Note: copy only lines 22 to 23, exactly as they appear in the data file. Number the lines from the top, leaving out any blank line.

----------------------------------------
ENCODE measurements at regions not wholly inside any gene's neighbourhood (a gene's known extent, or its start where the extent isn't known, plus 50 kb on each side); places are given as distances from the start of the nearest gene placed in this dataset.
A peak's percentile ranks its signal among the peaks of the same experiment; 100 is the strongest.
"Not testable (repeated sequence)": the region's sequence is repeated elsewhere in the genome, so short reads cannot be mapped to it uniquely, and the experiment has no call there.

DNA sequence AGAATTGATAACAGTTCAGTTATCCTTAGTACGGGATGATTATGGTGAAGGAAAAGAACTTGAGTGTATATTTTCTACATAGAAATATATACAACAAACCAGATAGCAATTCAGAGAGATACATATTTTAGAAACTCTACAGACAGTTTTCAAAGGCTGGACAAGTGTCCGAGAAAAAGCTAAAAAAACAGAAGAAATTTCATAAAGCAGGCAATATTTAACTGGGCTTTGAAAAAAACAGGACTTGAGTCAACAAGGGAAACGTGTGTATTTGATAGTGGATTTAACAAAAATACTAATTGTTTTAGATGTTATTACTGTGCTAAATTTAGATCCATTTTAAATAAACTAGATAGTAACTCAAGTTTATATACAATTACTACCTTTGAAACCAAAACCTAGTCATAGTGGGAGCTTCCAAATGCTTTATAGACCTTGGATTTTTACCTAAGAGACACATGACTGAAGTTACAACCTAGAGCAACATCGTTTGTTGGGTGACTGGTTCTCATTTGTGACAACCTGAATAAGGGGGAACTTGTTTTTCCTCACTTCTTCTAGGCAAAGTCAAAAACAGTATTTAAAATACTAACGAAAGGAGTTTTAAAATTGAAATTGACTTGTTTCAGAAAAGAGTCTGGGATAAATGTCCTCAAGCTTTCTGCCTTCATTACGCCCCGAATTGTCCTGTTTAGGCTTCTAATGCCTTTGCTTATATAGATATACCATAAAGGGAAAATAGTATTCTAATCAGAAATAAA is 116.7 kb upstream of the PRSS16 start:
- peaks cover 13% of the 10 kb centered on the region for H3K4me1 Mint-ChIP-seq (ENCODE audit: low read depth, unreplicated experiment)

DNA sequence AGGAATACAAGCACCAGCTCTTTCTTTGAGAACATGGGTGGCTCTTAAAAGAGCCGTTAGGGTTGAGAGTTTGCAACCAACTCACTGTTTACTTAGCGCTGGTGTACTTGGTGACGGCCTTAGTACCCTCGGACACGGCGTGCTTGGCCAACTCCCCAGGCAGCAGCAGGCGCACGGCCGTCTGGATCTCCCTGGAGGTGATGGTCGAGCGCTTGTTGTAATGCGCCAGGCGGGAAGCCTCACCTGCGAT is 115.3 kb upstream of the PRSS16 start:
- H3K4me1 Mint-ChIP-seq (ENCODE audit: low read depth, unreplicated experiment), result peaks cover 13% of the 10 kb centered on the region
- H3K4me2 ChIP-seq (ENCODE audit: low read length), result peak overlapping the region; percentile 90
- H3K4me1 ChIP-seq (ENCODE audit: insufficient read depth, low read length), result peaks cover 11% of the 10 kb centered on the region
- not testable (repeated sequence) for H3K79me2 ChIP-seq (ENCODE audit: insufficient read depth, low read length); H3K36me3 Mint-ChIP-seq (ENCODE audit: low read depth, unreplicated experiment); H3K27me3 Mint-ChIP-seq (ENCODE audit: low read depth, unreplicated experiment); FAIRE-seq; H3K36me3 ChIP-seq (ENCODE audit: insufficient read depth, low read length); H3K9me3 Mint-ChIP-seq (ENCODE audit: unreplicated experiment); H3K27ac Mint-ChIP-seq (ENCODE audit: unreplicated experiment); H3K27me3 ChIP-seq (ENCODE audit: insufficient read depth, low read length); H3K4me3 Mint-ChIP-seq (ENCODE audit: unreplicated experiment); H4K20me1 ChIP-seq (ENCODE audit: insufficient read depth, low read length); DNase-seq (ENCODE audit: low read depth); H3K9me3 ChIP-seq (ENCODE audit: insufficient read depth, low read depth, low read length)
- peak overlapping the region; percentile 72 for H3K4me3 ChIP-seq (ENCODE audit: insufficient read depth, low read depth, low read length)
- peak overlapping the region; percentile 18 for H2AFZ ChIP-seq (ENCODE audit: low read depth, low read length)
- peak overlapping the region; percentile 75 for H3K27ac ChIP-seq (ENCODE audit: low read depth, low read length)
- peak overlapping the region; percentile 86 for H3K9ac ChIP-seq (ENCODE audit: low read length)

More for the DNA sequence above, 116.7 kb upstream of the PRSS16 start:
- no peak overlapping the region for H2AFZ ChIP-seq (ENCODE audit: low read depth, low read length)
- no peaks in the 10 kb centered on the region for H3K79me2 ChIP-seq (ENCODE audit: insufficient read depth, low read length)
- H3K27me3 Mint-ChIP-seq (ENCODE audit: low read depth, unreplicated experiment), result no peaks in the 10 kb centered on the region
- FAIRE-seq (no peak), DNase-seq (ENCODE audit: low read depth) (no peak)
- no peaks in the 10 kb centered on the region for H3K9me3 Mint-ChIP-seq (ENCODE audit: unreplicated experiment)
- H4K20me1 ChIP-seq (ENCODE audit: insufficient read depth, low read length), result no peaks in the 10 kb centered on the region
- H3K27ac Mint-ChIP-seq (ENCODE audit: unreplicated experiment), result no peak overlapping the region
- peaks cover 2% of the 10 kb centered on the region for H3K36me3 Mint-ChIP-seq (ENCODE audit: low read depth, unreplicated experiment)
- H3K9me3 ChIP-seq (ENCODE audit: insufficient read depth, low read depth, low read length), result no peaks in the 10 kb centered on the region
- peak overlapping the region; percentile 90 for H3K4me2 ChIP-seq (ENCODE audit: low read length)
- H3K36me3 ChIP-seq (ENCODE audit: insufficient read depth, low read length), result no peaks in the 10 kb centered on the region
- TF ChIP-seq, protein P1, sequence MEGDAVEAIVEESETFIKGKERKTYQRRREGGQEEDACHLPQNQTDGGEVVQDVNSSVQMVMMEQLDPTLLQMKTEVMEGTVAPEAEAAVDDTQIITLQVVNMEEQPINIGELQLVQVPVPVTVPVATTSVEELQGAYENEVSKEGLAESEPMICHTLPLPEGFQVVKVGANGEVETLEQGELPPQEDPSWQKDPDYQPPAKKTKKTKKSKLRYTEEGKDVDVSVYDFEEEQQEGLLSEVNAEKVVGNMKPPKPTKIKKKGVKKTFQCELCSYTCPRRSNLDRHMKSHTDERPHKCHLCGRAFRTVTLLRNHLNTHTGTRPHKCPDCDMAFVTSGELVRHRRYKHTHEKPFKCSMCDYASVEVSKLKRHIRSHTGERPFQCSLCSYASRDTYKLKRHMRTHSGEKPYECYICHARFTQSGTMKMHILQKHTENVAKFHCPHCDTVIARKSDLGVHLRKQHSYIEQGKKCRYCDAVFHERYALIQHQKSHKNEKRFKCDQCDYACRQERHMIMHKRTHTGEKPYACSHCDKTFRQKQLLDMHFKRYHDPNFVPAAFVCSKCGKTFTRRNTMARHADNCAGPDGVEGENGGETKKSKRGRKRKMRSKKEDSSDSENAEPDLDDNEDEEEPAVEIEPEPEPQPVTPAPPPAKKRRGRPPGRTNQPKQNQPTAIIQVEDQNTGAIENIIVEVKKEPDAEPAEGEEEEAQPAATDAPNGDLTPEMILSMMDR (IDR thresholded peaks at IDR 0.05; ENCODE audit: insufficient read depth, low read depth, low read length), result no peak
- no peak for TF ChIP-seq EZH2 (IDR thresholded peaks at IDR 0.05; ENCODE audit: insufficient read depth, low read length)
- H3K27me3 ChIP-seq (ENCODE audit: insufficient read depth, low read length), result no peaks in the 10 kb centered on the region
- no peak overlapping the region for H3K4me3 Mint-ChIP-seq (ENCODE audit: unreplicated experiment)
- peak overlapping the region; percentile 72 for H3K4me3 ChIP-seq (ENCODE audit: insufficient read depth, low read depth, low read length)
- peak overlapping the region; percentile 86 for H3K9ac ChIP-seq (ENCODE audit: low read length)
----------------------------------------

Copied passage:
- H3K27ac Mint-ChIP-seq (ENCODE audit: unreplicated experiment), result no peak overlapping the region
- peaks cover 2% of the 10 kb centered on the region for H3K36me3 Mint-ChIP-seq (ENCODE audit: low read depth, unreplicated experiment)